Here is how the football Sagarin ratings (based on 2011 numbers) look for the new conference:
24. Southern Miss
72. Air Force
84. Air Force
93. East Carolina
105. Fresno State
142. Colorado State
175. New Mexico
A traditional line for predicting bowl eligibility is a Sagarin rating of about 80, of which only 6 alliance programs qualified last year. That is a major issue if only 5 of 16 alliance schools (31.3%) are strong enough to finish with a bowl eligible record. Five of the schools (Colorado State, UAB, UNLV, Tulane, and New Mexico) were rated below 140 in the Sagarins. The MAC by contrast only had one (198. Akron) below the #140 threshold.
The plain fact that football in the alliance isn't very good could go back to affecting the number of bowl agreements signed by the new conference in the upcoming bowl certification cycle (2014-17). To be sure there is going to be some improvement in alliance football but there is no way that they'll ever be able to match the Big East or any AQ conference if the AQ exists in the future or if it does not.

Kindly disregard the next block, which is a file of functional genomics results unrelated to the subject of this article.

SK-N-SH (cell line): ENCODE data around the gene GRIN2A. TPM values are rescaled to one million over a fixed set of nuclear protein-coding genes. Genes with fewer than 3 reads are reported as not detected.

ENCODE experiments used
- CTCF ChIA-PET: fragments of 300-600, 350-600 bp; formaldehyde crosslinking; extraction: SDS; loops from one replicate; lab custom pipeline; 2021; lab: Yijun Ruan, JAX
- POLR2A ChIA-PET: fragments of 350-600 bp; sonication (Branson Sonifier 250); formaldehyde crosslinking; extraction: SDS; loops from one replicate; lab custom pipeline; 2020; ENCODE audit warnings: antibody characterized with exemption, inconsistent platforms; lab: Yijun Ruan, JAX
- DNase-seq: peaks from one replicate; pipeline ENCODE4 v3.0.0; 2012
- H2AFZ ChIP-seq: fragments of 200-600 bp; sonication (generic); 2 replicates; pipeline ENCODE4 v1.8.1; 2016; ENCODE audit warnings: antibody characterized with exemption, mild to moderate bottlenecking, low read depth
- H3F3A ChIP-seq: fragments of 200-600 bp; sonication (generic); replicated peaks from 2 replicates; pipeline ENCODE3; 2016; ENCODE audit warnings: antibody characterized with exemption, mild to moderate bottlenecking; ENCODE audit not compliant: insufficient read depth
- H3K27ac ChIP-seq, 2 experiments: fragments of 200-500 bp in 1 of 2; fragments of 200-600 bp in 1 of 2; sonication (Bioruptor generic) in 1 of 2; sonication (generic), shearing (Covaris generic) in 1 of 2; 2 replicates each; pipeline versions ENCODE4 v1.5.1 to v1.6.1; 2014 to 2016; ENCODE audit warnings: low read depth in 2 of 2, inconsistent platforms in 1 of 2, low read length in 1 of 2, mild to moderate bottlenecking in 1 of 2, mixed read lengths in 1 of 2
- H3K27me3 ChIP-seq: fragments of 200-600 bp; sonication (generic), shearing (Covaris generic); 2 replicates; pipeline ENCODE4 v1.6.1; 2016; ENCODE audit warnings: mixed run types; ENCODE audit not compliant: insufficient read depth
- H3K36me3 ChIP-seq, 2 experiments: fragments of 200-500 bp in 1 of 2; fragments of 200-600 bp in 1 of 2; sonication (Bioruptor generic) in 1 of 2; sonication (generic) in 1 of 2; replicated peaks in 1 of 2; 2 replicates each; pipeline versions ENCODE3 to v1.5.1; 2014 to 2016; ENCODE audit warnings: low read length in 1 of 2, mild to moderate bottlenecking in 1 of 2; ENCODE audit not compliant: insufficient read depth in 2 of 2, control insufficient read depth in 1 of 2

While news about the merger sounds exciting and heavy anticipation looms over the next mega TV contract signed by an FBS conference, the reality is the alliance is going to be nothing than an overgrown version of CUSA. An overgrown version of CUSA complete with the continued mediocrity in men's basketball and football. Rather than lift men's basketball up the former CUSA schools will weigh it down. Instead of enhancing the football package with western timezones, most of the football schools on the MWC side will be duds.
Time will tell and performance does run in cycles but based on the level of the programs that comprise the alliance today it doesn't project well in the near term. The schools that have departed for the Big East are bound to grow stronger in their recruiting efforts and in some cases as the expense of alliance schools. For example many of the football players that are now attending Southern Miss or Tulane will be heading to Memphis and the Big East. Boise State situating itself in the Big East has almost made its status out west permanent and it will be extremely difficult for any western football school in the alliance to knock them off their mantle playing in a second tier conference.